Urban and rural dimensions in post-disaster adjustment challenges in selected communities in Kwara State, Nigeria

Type Journal Article - Journal of Disaster Risk Studies
Title Urban and rural dimensions in post-disaster adjustment challenges in selected communities in Kwara State, Nigeria
Volume 3
Issue 2
Publication (Day/Month/Year) 2011
Page numbers 401-416
URL http://jamba.org.za/index.php/jamba/article/download/38/38
Human populations are exposed to climate change directly through changing weather patterns as
manifested in the more frequent extreme events and indirectly through changes in ecosystem functions.
Rainstorm disasters are common events associated with environmental change and settlements in Kwara
state, Nigeria were ravaged by rainstorm events between 2003 and 2006. More than 1000 households
were displaced from their habitual homes with consequences for human health and other adjustment
challenges. #is paper examines the variations in the post-disaster adjustment challenges of rural and
urban households so as to identify location speci$c intervention strategies in the domains of environment
and health of the victims. A sample of 200 households was drawn from all households a?ted by
rainstorm disaster as re&ected; in the FEMA records during the period. A structured questionnaire was
administered in addition to the secondary data and analyzed using relevant statistical techniques. #e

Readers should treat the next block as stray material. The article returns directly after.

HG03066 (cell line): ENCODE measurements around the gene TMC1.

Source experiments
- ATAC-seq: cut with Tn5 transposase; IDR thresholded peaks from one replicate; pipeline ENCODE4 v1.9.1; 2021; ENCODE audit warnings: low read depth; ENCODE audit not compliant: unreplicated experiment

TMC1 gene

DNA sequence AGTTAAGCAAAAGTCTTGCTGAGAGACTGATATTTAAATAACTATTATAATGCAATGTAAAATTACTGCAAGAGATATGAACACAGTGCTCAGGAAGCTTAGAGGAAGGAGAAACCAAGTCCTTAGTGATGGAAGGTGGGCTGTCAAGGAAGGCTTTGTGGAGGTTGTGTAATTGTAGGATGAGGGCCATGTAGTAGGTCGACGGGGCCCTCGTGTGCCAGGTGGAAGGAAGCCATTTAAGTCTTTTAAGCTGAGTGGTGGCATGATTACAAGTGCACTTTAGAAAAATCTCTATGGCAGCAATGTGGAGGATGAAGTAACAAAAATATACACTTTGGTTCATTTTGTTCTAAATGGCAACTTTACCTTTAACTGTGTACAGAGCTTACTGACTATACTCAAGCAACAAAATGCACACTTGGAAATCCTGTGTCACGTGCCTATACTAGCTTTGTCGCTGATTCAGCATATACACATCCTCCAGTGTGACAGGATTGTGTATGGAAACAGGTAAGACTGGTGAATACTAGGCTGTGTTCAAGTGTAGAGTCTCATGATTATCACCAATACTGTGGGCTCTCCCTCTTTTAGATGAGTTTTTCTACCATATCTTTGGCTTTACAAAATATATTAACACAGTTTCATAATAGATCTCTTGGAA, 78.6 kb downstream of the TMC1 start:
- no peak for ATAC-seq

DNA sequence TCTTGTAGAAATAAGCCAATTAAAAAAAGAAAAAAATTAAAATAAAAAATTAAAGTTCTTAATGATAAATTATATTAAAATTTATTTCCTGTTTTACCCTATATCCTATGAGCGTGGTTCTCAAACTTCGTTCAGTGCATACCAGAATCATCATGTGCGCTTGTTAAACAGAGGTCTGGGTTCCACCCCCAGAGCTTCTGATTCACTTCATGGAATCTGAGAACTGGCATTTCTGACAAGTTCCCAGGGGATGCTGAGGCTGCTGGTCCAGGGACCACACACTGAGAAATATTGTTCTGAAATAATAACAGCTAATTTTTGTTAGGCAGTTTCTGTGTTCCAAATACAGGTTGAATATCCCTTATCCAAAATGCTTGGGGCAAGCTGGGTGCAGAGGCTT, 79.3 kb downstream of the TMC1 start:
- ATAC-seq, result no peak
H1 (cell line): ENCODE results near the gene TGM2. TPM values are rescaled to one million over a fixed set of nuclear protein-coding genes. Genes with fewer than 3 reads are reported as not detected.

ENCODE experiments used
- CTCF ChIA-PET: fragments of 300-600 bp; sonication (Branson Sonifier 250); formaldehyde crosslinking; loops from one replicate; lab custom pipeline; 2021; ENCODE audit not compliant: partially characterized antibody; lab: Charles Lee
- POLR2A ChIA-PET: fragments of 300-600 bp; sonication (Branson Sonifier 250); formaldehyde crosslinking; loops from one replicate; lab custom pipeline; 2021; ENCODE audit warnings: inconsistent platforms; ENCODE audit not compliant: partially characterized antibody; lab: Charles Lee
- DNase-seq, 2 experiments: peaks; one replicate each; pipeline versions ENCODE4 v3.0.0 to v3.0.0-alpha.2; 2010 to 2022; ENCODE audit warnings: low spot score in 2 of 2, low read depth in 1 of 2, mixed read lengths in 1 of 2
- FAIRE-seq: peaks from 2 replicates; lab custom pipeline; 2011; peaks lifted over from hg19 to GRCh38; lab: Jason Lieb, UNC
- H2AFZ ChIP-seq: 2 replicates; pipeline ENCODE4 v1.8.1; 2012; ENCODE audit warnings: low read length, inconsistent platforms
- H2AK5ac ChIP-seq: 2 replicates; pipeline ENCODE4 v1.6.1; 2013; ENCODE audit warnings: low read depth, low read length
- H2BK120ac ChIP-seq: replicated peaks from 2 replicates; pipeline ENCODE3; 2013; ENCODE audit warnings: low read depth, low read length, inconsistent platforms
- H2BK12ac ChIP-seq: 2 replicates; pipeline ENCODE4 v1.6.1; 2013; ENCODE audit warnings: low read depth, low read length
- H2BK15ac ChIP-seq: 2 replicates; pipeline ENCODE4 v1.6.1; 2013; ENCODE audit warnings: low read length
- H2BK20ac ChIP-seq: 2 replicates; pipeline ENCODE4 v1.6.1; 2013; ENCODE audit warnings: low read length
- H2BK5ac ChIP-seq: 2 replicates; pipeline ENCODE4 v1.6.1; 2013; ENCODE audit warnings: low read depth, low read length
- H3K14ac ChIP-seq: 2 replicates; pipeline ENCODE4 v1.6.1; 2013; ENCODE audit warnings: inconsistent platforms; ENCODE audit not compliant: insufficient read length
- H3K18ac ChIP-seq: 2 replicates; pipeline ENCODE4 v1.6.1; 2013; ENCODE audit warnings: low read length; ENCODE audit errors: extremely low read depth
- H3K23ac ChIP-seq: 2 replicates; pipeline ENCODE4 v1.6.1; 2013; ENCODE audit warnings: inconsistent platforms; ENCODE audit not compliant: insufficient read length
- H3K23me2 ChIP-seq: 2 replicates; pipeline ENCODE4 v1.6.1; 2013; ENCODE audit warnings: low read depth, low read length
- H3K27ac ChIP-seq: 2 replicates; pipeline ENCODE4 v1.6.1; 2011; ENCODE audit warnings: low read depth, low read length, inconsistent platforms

$ndings include that most households required support before replacing the roofs and/or walls of their
homes. Sources of support however vary. Urban households received more institutional support but lower
than the amount required for the renovation. A signi$cant proportion of urban households moved to
poorer homes where they faced challenges relating to the quality of environmental services. Many urban
respondents also reported increases in the occurrence of water-borne and weather-related diseases and
ailments. Rural households indicated no signi$cant ecological di%erences between their former homes
and the areas to which they relocated. #e paper concludes that signi$cant variations exist in the adjustment
challenges faced by rural and urban dwellers after a disaster. Community e%orts hold promise for
emergency response particularly during disasters in rural areas.

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